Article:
Employee Handbook Do’s and Don’ts

checks and crosses

In my many years of working with employers in the preparation of their employee handbooks (or updates), here are some of the Do’s and Don’ts that I stressed:

Do’s ♥♥♥

  • Do spend time making your handbook unique to your business/organization.
  • Do write it in a clear and readable format, and provide examples of policy application for further explanation.
  • Do place the positive material towards the front of the handbook.
  • Do include a means for employees to voice complaints and concerns as well as suggestions for workplace/process improvement.
  • To the extent possible, have one handbook to cover all of your employees. Even if you have a unionized workforce, the handbook can refer to the CBA (Collective Bargaining Agreement) as necessary while covering the policies that apply universally (e.g. non-harassment, drug and alcohol use, non-discrimination). This approach makes it much easier to update the handbook going forward, and remain consistent in policy application where applicable.
  • Include a table of contents for ease of reference to specific policies.  In some cases, a glossary of terminology may be valuable.

Don’ts χ χ χ

  • Don’t copy another employer’s handbook and adopt it as your own. Many of the policy areas are “boilerplate” and need little customization, but many more need to be specific to the way you operate and how you deal with employee issues.
  • Don’t make promises you can’t keep. Don’t include policies (except for “must have”  policies such as non-harassment, non-discrimination, drug and alcohol use, etc.) unless you intend to follow them as written.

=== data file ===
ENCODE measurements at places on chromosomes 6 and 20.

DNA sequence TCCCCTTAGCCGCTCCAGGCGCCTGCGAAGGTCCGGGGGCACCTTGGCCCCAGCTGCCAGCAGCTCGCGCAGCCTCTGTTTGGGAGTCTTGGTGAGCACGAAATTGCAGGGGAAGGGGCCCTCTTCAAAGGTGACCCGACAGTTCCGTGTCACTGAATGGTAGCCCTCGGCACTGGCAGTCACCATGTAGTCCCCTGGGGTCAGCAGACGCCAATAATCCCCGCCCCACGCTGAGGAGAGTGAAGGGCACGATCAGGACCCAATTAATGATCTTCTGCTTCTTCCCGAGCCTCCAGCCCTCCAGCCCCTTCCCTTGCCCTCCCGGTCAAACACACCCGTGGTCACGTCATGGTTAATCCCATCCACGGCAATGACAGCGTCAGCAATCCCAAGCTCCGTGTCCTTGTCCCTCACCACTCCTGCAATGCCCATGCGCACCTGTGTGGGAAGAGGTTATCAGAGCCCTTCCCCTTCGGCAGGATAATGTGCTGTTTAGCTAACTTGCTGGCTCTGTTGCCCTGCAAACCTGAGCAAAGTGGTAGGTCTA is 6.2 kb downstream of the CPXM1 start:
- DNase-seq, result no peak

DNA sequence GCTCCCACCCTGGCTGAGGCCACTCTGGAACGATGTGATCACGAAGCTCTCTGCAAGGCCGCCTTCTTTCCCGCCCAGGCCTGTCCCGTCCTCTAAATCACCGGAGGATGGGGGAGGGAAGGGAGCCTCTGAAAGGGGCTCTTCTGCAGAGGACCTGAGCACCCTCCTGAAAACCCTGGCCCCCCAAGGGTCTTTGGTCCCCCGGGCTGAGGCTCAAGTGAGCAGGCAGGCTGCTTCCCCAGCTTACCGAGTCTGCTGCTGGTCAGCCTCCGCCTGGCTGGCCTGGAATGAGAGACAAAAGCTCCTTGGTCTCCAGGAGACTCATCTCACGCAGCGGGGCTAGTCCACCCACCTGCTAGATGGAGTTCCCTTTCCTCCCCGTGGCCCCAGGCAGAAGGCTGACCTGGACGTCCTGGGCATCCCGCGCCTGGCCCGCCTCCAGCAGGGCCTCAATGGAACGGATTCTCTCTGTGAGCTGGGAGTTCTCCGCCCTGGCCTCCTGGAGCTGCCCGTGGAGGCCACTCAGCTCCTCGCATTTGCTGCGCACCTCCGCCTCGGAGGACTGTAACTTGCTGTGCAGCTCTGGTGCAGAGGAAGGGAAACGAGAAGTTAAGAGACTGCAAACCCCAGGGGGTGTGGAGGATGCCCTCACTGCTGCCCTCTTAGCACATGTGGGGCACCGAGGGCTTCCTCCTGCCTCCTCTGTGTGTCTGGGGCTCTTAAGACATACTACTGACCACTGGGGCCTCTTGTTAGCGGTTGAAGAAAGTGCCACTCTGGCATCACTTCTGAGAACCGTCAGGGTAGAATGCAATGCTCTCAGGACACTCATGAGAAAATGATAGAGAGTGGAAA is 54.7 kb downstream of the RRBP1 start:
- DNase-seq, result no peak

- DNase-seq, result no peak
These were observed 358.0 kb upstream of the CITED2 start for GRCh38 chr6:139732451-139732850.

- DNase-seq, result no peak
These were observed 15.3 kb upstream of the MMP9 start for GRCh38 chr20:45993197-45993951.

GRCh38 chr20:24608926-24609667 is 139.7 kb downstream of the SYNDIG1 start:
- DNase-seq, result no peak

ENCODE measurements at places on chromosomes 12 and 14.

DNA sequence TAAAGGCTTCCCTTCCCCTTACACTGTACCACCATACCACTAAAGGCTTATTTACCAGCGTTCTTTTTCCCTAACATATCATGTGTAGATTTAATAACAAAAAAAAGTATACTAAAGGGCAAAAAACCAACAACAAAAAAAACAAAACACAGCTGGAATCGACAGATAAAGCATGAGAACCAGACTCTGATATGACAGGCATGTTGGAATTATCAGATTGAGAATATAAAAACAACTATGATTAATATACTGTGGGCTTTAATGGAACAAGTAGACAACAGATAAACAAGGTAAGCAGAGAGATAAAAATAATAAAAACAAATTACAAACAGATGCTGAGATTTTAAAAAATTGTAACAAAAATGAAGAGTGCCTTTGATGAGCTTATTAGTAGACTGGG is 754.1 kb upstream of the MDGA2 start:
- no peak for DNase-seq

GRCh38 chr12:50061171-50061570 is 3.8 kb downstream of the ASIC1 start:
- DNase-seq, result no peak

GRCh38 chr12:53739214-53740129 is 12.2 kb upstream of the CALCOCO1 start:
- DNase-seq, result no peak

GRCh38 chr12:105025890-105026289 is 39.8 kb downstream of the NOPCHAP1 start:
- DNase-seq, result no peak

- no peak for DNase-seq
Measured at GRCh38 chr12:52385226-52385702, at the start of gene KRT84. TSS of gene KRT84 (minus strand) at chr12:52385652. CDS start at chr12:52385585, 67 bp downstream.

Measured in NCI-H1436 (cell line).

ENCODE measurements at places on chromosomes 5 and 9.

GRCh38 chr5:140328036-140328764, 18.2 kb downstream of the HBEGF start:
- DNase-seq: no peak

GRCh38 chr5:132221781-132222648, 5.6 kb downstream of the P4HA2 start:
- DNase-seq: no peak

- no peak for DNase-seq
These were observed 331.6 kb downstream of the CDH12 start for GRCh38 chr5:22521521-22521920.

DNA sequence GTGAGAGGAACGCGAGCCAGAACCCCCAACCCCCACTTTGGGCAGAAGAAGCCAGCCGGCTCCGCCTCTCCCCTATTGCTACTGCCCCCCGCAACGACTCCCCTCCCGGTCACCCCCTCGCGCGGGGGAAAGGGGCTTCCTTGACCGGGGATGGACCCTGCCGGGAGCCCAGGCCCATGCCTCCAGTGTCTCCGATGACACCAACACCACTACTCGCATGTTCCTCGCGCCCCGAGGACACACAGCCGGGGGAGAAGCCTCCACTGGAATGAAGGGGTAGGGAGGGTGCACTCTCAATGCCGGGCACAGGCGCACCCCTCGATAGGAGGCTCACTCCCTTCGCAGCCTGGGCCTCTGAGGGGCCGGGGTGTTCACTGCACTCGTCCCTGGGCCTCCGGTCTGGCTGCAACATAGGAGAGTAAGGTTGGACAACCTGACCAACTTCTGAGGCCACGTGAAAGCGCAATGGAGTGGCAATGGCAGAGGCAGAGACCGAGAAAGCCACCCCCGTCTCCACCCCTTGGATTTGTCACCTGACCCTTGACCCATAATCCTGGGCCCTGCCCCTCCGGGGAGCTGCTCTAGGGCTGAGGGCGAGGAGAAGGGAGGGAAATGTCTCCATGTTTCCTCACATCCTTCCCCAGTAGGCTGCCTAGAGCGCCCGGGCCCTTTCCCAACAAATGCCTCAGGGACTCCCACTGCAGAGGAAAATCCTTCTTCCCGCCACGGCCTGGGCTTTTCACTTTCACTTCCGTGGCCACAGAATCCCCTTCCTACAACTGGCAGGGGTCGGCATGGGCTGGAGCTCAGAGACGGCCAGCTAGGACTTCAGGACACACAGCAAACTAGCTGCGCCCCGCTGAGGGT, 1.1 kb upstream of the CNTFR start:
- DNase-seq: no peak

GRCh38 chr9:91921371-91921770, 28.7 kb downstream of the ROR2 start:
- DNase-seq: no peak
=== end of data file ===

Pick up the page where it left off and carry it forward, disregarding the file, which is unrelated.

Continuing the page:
• Don’t write yourself into a corner when it comes to employee disciplinary issues. Leave yourself enough discretion to make the right decision given the circumstances.
  • Don’t write the handbook like a policy manual. The handbook should be an easy to read summary of your policies, sort of like a “Reader’s Digest” version. Refer to the full policy as needed, which can be found on your intranet or posted on your bulletin boards. The employee handbook is just that…a handbook directed to employees. Although it can serve as a handy reference for supervisors and managers, a separate policy and procedure manual is suggested for that purpose, which will further outline the procedures to be followed in dealing with employee issues.

Published by Dave the HR Compliance Guy

Human Resource and legal professional specializing in HR compliance advisory services

One thought on “Employee Handbook Do’s and Don’ts

  1. I really like the idea that the Employee Handbook is sort of a ‘Reader’s Digest Version’ of the Policy Manual.

    It would be cool if you could share some stories about use and misuse of employee handbooks. Is there anything out there in Google world?

    Like

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